• Move from case studies – capture anecdotal experiences to more research – effectiveness of CBA practices that most promising. An example in Malawi – working with gov’t research station and farmers on crop trials – effect of different sust ag practices on maize yields – different maize varieties – hybrid OPV and local with different treatments – manure only, manure and fertilise, fertiliser only; manure in pit beds. Valuable for local learning, people seeing for themselves, enable them to make decisions Informing advocacy and policy e.g. Stick with Malawi – fertiliser subsidy SHA and partners at International conference on CBA – share with others Exploring potential to incorporate CBA local vulnerability assessments into LAPAs that can link to NAPAs – linking local level planning with national level delivery frameworks
  • Television Malawi Team. They captured all the demonstrations and were aired on our local television station.   In summary, Florence is used to disseminate our good technologies up to Nation wide now
  • This report – that SHA produced with 4 other organisations allowed voices of men and women in vulnerable African communities to be heard directly – in run up to UNCC Conference in Copenhagen – end of last year.
  • Community Based Adaptation Exchange Global Initiative for Community Based Adaptation – coordinate internationally – conferences, working groups, knowledge mgt, links to UNagencies Global Partnership on CBA – initiated by Small Grants programme of UNDP
  • Jenny Rafanomezana - Community Based Adaptation to Climate Change

    1. 1. Community Based Adaptation to Climate Change
    2. 2. On the frontline <ul><li>Climate change is a reality for rural African communities </li></ul><ul><li>Coping with unpredictable rains </li></ul><ul><li>From coping to adaptation </li></ul><ul><li>Build resilience; reduce vulnerability </li></ul>
    3. 3. Communities in Action <ul><li>Adapting to change </li></ul><ul><li>Mitigating climate change </li></ul><ul><li>Sharing knowledge; working together </li></ul>
    4. 4. Understanding vulnerabiliy <ul><li>Differential and dynamic vulnerabilities </li></ul><ul><li>Interaction between biophysical, economic and socio-cultural stressors </li></ul><ul><li>Contextualise within other development challenges </li></ul><ul><li>Developing adaptation strategies; </li></ul><ul><li>prioritise & target adaptation responses </li></ul><ul><li>plan & deliver across range of scales </li></ul>
    5. 5. CBA- whats new? <ul><li>Local understanding of climate change </li></ul><ul><li>Local-level vulnerability assessments linked to long-term planning </li></ul><ul><li>Community capacity to respond to dynamic change </li></ul><ul><li>CBA and DRR </li></ul>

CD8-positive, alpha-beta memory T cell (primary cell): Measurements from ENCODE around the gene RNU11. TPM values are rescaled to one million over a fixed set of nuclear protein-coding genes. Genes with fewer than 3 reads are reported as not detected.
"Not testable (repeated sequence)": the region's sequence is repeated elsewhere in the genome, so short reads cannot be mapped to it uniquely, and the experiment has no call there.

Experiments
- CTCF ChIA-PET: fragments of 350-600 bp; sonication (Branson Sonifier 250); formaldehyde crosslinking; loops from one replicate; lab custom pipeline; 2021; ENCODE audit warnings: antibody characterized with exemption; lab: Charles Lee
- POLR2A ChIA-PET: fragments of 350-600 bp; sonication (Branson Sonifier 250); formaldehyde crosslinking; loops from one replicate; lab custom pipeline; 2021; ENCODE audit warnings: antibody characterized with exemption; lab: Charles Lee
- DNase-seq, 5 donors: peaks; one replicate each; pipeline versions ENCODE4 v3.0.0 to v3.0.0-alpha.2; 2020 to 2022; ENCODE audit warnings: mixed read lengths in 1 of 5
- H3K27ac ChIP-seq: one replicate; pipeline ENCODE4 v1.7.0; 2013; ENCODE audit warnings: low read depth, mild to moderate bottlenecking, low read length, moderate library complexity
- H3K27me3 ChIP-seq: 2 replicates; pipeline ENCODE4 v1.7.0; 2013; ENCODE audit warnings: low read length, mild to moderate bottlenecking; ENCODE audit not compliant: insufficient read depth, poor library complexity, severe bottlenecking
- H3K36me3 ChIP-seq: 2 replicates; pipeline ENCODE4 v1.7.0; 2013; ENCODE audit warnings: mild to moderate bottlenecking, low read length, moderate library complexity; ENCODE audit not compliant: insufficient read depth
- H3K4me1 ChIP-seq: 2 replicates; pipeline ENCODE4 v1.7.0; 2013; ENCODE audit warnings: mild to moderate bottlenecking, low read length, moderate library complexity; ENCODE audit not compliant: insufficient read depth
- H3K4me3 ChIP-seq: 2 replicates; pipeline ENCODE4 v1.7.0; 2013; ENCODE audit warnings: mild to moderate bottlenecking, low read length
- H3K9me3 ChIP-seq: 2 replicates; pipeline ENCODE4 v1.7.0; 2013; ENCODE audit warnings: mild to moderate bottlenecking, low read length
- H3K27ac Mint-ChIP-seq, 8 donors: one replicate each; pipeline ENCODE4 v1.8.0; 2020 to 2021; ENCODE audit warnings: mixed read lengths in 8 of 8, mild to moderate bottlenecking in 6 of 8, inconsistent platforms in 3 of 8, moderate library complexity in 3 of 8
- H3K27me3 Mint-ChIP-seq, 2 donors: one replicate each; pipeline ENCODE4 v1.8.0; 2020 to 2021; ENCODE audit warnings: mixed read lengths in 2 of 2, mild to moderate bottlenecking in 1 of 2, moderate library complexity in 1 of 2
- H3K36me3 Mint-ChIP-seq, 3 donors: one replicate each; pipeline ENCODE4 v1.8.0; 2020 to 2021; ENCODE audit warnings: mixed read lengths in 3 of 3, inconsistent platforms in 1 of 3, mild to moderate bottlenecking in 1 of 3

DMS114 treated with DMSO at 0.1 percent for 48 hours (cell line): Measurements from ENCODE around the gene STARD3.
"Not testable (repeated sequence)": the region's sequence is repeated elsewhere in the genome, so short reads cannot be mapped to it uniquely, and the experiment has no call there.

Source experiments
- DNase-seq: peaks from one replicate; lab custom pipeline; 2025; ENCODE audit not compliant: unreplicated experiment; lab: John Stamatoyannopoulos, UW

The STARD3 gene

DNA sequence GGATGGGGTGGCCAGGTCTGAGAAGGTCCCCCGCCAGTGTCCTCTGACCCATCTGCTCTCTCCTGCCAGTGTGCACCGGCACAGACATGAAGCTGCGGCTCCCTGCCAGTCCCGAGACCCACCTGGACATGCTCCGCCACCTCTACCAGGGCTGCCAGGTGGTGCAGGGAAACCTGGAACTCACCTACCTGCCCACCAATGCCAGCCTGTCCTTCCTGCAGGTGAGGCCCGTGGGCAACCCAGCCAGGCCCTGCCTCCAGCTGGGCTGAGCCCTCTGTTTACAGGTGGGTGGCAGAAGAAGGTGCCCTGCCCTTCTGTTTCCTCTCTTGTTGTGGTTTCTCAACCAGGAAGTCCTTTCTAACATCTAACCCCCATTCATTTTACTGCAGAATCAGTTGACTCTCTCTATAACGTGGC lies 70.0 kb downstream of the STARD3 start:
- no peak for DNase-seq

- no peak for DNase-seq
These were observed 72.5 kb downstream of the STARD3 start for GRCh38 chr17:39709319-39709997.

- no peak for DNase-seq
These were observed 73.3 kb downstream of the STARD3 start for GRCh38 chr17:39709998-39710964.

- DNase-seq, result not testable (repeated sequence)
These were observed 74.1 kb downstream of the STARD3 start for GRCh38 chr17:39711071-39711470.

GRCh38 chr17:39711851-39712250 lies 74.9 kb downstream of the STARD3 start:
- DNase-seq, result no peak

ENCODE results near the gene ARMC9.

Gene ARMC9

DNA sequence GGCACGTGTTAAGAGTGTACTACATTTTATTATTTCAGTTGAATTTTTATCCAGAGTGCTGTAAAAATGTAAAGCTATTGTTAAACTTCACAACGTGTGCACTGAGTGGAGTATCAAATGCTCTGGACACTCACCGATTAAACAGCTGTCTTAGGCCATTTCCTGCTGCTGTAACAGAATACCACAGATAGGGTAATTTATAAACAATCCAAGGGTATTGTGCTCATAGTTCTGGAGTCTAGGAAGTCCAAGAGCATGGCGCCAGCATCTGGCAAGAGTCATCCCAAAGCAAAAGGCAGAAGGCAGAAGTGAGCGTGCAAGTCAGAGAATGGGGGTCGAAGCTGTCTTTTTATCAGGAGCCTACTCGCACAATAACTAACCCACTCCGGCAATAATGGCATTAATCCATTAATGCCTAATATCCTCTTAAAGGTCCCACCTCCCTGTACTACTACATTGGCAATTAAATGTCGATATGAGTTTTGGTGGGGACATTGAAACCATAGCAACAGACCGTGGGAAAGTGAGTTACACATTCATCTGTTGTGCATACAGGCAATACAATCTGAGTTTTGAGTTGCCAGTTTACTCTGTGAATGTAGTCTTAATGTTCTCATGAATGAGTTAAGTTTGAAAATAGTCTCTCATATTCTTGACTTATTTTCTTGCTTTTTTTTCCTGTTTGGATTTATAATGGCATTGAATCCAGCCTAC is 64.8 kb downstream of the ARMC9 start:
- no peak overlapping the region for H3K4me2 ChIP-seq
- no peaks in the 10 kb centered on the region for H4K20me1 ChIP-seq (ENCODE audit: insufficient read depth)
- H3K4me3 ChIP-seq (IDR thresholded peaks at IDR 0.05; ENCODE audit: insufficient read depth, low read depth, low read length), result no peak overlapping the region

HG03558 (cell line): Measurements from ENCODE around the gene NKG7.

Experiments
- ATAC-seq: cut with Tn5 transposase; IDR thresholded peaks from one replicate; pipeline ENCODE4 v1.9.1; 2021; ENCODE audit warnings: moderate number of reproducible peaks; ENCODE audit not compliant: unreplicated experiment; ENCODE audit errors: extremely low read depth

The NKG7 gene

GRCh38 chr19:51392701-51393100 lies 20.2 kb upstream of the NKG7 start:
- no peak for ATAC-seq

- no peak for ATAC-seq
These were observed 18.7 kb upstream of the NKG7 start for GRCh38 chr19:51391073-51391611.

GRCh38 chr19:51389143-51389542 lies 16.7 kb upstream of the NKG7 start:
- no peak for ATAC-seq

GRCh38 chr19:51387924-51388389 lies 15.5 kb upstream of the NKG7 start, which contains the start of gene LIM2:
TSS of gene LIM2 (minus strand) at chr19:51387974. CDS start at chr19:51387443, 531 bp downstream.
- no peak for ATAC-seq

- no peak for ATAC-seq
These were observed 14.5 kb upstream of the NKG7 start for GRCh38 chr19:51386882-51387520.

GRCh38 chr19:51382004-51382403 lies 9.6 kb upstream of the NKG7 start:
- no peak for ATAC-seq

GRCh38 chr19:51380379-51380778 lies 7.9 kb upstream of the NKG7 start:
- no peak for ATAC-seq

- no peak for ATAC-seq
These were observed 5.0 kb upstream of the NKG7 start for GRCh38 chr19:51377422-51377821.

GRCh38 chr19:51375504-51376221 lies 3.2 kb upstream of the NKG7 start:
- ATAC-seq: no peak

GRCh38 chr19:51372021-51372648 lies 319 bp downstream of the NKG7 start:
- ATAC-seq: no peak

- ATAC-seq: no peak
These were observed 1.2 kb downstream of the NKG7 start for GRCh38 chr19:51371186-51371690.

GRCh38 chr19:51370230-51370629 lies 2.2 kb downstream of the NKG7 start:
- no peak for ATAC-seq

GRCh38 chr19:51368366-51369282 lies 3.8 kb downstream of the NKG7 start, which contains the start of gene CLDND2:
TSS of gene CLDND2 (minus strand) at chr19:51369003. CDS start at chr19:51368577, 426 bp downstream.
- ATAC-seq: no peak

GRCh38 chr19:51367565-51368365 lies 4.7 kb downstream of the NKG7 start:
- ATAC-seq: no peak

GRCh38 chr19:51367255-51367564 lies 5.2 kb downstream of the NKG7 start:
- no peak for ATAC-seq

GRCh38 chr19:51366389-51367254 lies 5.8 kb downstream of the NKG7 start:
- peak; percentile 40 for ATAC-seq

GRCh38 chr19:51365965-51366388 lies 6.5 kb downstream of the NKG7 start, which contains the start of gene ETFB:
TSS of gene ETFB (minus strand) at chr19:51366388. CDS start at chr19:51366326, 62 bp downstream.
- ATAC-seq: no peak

6. 6. Sustainable Agriculture <ul><li>Productive Soils increasing organic matter is key to water retention </li></ul><ul><li>Land preparation </li></ul><ul><li>Composting </li></ul><ul><li>Land/Crop Management </li></ul>
    7. 7. Crop diversification & improved seeds <ul><li>Different crops </li></ul><ul><li>Drought tolerant/early maturing varieties </li></ul>
    8. 8. Using water wisely <ul><li>Sustainable catchment management </li></ul><ul><li>Small-scale irrigation </li></ul><ul><li>Water harvesting and storage </li></ul>
    9. 9. Livelihood diversification <ul><li>Beekeeping, livestock, aquaculture </li></ul><ul><li>Agri-business – processing, marketing </li></ul><ul><li>Out of agriculture </li></ul>
    10. 10. Carbon Sequestration
    11. 11. Working together <ul><li>Farmer knowledge sharing and innovation </li></ul><ul><li>Building local capacity – structures/organisations </li></ul><ul><li>Partnerships – gov’t, research, NGOs, CBOs </li></ul>
    12. 12. Gender & climate change <ul><li>. </li></ul><ul><li>Understanding differences in vulnerability </li></ul><ul><li>Appropriate practices </li></ul><ul><li>Leadership roles in CBA planning, farmer extension, groups </li></ul><ul><li>Access and control issues </li></ul>
    13. 13. Scaling up <ul><li>Linking to district/regional planning </li></ul><ul><li>Research and knowledge banks </li></ul><ul><li>Disseminating experiences </li></ul><ul><li>Engaging in policy debate </li></ul><ul><ul><li>local, national, international </li></ul></ul><ul><ul><li>link to NAPAs </li></ul></ul>
    14. 14. Florence shares crop trial experiences on national TV
    15. 16. International level: learn, share, connect <ul><li>International information sharing: </li></ul><ul><ul><li>Africa adapt </li></ul></ul><ul><ul><li>we adapt – google earth layer </li></ul></ul><ul><ul><li>CBA-X (Eldis ) </li></ul></ul><ul><li>GICBA </li></ul><ul><li>GPCBA </li></ul>